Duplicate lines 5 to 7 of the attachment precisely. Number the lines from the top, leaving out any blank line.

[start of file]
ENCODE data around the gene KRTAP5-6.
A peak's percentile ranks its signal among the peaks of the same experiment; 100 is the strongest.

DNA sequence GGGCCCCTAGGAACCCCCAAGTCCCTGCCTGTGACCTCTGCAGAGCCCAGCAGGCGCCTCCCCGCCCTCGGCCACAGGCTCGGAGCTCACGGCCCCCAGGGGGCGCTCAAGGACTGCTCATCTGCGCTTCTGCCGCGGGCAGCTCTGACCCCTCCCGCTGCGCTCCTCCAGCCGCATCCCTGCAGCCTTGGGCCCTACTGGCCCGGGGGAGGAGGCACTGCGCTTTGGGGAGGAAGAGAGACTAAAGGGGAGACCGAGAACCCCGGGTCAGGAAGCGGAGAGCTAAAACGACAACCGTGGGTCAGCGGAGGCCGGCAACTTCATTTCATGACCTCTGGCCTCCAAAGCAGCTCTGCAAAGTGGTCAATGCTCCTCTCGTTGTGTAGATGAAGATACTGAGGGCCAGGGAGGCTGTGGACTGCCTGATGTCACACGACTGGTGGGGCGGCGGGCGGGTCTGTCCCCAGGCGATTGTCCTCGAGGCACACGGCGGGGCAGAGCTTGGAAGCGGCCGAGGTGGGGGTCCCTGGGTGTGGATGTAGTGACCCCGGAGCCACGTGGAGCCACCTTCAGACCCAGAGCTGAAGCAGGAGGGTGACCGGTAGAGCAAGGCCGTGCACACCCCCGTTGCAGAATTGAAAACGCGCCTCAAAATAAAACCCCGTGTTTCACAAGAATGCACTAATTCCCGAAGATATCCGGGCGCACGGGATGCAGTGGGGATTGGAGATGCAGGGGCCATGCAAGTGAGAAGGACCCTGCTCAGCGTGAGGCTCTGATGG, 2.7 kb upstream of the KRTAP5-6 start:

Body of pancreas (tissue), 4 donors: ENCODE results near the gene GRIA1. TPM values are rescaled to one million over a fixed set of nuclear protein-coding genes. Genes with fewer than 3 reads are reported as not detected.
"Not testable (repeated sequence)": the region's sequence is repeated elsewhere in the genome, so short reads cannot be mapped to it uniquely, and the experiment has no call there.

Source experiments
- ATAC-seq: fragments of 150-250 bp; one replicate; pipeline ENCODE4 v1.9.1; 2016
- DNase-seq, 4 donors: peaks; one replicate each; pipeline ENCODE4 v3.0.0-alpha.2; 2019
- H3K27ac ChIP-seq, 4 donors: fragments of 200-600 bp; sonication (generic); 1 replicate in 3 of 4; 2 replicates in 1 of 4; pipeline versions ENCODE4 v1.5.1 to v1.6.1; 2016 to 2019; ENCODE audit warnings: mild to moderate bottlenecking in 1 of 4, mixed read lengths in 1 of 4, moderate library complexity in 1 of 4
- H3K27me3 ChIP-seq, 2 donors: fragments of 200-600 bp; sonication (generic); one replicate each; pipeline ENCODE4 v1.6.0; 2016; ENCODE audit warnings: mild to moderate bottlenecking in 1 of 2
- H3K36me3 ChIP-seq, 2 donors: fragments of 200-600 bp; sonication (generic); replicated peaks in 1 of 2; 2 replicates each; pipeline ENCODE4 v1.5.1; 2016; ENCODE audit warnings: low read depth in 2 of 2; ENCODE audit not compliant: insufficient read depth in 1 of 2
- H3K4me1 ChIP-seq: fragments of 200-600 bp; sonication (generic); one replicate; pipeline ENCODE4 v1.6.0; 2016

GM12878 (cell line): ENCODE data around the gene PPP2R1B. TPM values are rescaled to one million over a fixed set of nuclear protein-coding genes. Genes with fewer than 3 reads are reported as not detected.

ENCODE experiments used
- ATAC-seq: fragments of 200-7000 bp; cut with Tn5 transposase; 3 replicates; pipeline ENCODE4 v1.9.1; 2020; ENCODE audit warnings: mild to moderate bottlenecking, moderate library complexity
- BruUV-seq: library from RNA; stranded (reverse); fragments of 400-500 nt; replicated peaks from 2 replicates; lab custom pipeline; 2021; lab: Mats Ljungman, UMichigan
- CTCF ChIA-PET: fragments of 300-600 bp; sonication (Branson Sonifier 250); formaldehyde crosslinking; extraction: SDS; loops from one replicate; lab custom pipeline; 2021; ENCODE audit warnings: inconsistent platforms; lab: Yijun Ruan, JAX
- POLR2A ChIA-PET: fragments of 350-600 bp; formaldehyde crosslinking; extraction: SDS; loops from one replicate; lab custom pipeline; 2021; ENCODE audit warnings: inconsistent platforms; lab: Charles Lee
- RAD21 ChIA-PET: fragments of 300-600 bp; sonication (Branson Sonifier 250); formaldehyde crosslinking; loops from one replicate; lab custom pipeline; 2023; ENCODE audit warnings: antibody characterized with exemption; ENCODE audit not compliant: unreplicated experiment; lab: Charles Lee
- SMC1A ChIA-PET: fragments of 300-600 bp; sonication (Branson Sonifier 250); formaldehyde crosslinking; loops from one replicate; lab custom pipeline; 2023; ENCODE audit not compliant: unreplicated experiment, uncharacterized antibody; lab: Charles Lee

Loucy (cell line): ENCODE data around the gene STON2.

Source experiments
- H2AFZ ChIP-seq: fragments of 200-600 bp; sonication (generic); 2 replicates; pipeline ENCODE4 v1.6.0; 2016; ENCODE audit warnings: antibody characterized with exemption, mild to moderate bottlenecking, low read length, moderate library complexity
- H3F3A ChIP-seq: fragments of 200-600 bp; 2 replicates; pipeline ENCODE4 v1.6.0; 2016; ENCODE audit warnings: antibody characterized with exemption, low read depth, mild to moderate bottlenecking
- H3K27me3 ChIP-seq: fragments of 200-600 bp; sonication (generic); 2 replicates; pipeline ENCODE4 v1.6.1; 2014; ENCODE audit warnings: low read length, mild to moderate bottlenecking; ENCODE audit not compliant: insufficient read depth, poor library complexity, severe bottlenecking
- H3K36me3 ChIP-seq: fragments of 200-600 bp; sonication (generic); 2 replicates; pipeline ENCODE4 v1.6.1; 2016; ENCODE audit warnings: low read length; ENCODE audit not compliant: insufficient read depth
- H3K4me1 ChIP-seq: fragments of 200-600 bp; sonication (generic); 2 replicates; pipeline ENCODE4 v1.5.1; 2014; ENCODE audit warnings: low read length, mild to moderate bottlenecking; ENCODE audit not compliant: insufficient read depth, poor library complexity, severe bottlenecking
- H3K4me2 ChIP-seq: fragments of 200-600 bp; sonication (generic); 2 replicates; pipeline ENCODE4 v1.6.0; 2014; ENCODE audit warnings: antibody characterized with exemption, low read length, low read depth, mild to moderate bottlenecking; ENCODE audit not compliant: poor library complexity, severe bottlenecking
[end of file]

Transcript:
"Not testable (repeated sequence)": the region's sequence is repeated elsewhere in the genome, so short reads cannot be mapped to it uniquely, and the experiment has no call there.

Source experiments
- ATAC-seq: fragments of 150-250 bp; one replicate; pipeline ENCODE4 v1.9.1; 2016